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It looks like Trump’s effort to rig the census may succeed

The Washington Post logo The Washington Post 4/23/2019 Paul Waldman
John Roberts wearing a suit and tie: Chief Justice John G. Roberts Jr. (Jabin Botsford/The Washington Post) © Jabin Botsford/The Washington Post Chief Justice John G. Roberts Jr. (Jabin Botsford/The Washington Post)

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It looks like the Trump administration’s effort to rig the 2020 Census to take funding and power away from immigrant communities — and make no mistake, that’s exactly what it is and nothing more — may very well succeed. The Post reports:

The Supreme Court’s ideological divide was on full display Tuesday, and it seemed from their questioning that the court’s conservatives were likely to defer to the Trump administration on adding a question concerning citizenship to the 2020 Census form sent to every American household. [...]
The outcome will be significant, given that the census ultimately helps determine congressional representation, how the federal government allots billions of dollars in funding and more. The census hasn’t asked a citizenship question of each household since 1950, and three federal district court judges have forbidden the Commerce Department from adding it to the upcoming count.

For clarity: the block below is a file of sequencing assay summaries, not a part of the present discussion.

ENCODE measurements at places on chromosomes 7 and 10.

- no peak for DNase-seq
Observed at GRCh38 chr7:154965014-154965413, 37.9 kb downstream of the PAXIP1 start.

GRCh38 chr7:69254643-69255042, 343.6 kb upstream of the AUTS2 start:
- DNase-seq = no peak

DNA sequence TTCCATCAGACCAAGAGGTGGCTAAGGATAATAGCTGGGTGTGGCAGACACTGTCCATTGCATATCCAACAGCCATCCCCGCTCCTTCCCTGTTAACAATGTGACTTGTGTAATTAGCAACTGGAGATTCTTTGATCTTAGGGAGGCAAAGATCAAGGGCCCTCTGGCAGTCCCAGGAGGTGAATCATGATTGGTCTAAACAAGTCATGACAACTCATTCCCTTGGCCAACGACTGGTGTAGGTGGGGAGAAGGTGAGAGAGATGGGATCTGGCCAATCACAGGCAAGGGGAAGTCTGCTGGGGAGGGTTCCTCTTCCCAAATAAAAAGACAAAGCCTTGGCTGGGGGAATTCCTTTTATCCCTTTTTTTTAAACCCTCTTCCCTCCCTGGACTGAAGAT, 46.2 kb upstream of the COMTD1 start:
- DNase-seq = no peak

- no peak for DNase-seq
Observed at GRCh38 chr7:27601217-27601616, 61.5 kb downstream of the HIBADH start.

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Let me catch you up if you haven’t followed this issue. When the Trump administration took office, they decided to add a question on whether you or anyone in your household is or isn’t a citizen to the 2020 Census. Everyone knew exactly what the result would be: Immigrants, both legal and undocumented, would be more reluctant to answer the census at all, particularly given the aggressively anti-immigrant policies of this administration.

The result, as every demographer and statistician who is associated with the census or has worked with its data agrees, will be an undercount of places where there are lots of immigrants, meaning they’ll get less in federal funds and less political representation.

Which is exactly the goal. But the administration had to come up with a pretext, a rationale for adding the question that didn’t sound like “We want to enhance the power of Republicans.” The one that Commerce Secretary Wilbur Ross invented was that they needed it to enforce the Voting Rights Act, which is kind of like Jack the Ripper saying the reason he carries a knife is so he can protect women.

To create this cover story, Ross asked the Justice Department to “ask” the Commerce Department (which oversees the Census Bureau) to add the citizenship question, so there could be a paper trail supporting the false story. Though they were reluctant at first, eventually Justice supplied the letter. Then Ross lied to Congress, insisting that the whole idea was the Justice Department’s in the first place. He also lied about having spoken to the White House about the subject; in fact, he discussed it with then-chief strategist Stephen K. Bannon and, at Bannon’s suggestion, vote suppressor extraordinaire Kris Kobach.